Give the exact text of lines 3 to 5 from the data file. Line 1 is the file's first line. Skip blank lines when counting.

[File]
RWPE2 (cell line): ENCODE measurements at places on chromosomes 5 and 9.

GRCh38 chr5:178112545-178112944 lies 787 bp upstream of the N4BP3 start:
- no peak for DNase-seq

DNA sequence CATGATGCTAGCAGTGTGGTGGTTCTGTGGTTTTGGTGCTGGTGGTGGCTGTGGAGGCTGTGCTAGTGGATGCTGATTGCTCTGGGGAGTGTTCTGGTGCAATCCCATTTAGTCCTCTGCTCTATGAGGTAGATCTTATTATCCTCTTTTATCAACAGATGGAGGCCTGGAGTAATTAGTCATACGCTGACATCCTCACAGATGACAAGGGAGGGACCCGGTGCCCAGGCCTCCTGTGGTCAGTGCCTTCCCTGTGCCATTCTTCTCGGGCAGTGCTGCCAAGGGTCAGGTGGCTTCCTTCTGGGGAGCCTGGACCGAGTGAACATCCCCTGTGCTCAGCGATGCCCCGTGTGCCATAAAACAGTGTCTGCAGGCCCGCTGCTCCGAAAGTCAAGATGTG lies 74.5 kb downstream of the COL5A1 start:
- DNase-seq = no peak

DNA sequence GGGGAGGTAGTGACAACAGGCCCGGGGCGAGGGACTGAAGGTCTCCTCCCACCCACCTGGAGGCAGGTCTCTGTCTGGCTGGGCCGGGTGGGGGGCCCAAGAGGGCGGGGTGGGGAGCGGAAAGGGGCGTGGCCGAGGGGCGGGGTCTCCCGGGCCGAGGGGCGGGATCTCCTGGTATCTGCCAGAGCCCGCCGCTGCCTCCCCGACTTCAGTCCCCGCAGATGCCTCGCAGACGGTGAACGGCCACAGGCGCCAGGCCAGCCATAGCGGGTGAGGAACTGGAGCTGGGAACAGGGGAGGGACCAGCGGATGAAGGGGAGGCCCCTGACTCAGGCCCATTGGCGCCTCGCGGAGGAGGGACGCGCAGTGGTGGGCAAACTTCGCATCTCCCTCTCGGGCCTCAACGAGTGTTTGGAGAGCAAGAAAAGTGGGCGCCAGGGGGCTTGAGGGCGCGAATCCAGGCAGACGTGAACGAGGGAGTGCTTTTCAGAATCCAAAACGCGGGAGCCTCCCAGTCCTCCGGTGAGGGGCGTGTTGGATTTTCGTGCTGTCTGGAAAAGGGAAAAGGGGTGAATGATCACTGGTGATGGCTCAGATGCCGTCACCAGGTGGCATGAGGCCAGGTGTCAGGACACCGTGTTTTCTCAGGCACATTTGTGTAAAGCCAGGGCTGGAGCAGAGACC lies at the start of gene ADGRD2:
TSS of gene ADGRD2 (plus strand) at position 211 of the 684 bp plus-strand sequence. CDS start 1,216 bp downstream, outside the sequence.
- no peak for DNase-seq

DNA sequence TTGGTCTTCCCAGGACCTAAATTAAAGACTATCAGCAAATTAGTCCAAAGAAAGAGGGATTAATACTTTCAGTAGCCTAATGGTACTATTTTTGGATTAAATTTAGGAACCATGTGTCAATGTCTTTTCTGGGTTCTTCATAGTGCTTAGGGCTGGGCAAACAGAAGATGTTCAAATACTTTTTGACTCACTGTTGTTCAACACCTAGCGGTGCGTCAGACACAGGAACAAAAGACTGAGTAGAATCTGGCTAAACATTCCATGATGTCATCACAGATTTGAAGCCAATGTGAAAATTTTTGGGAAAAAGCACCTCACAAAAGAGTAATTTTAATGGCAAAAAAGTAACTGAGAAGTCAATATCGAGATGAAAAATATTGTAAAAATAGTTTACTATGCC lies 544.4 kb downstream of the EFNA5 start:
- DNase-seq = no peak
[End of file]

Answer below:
- no peak for DNase-seq

DNA sequence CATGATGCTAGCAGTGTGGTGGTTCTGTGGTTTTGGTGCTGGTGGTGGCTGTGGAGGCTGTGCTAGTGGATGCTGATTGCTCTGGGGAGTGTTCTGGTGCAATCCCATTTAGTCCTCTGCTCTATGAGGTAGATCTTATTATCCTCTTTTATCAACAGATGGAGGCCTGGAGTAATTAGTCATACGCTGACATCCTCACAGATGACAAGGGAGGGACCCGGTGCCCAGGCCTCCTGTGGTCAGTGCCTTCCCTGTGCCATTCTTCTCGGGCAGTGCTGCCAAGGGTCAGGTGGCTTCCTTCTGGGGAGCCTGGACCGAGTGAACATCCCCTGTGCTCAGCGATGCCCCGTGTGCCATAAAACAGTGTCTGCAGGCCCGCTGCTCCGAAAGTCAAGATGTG lies 74.5 kb downstream of the COL5A1 start:
- DNase-seq = no peak